Studies in Sweden and Norway show that students who play computer games do better in school. And in Denmark, new research shows that playing computer games helps young people improve their social skills and create more friendships.
By Tobias Thomasen
Computer games have been blamed for many negative things. Most often, they are thought to encourage violent and boorish behavior in young people.
But several studies indicate that, contrary to popular belief, computer games bring many benefits to young players.
A Karlstad University study of 9th graders shows that young people who play computer games more than five hours a day excel at English – far more than those who do not play.
“Those who play a lot use English words with three syllables in their English assignments. They also get better grades than those who do not play,” explains linguist Pia Sundqvist, who helped to conduct the study.
High English proficiency
Norwegian researchers have also given the thumbs up for computer games.
At Oslo University, a study of over 10,000 students showed that young gamers are highly proficient in English, even when they are at an average proficiency with their mother tongue. Norwegian researcher Lisbeth Brevik, who helped to make the study, said:
‘The results of this study show that students who are weak in some subjects may be strong in others. Therefore we must look at the totality of the pupils. “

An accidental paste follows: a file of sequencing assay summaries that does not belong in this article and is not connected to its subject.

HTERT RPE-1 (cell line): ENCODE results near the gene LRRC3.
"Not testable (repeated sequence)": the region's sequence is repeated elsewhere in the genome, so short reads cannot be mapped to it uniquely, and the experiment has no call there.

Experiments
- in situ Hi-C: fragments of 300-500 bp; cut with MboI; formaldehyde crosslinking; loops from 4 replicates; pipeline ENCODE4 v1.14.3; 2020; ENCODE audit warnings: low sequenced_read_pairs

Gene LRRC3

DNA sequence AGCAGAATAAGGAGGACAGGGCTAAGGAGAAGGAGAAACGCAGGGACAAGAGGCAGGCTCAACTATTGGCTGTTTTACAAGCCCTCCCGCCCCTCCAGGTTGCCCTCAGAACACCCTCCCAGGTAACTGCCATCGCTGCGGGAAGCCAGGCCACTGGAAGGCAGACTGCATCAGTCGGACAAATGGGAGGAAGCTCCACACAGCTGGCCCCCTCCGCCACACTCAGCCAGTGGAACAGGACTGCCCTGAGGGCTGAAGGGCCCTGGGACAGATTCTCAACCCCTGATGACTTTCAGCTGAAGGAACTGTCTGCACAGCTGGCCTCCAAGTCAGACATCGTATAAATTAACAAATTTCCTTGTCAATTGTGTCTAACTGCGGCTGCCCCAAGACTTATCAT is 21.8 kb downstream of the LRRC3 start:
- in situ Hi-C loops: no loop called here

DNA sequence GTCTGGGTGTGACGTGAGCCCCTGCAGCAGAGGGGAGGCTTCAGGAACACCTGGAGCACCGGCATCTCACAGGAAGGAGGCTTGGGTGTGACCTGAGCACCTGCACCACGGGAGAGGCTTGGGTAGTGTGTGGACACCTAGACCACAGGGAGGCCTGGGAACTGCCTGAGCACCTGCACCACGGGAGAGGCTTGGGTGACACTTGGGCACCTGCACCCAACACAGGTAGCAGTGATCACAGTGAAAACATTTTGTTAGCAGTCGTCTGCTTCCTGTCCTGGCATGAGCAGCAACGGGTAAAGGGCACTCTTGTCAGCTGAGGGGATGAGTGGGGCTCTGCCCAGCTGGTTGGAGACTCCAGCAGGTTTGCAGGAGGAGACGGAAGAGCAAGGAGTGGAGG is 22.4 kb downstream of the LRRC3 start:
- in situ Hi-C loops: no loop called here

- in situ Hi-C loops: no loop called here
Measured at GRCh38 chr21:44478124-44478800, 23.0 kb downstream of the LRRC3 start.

Come Norwegian secondary schools have even added e-sports, competitive video games, to their curriculum.
Improved social skills
In Denmark, the media researcher Anne Mette Thorhauge from Copenhagen University analyzed the gambling habits of the 10-18 year old students, and found that computer games have a positive effect on young people.
“Computer games like Counter Strike and League of Legends are an extension of ‘robbers and soldiers’ and other games. They exercise the players’ cognitive abilities. At the same time, the young gamers communicate well, get social skills and lots of friends. And they have a lot of fun at the same time,” she says.
While she is aware of the many negative ideas about how computer games affect young people, she rejects that computer games are dangerous.
“There is no evidence showing that, for example, violent games have a negative effect on young people. “
“It’s more about the environment, which may not completely understand the computer gaming world and therefore problematize it.”
“The only thing that can be a problem for young gamers, is if they neglect other things in their lives such as school or family, because they are too busy playing.”
“But our research shows that it is not a big problem,” says Anne Mette Thorhauge.
Additional reporting by Lisa Mallner.
This article was translated from bt.dk.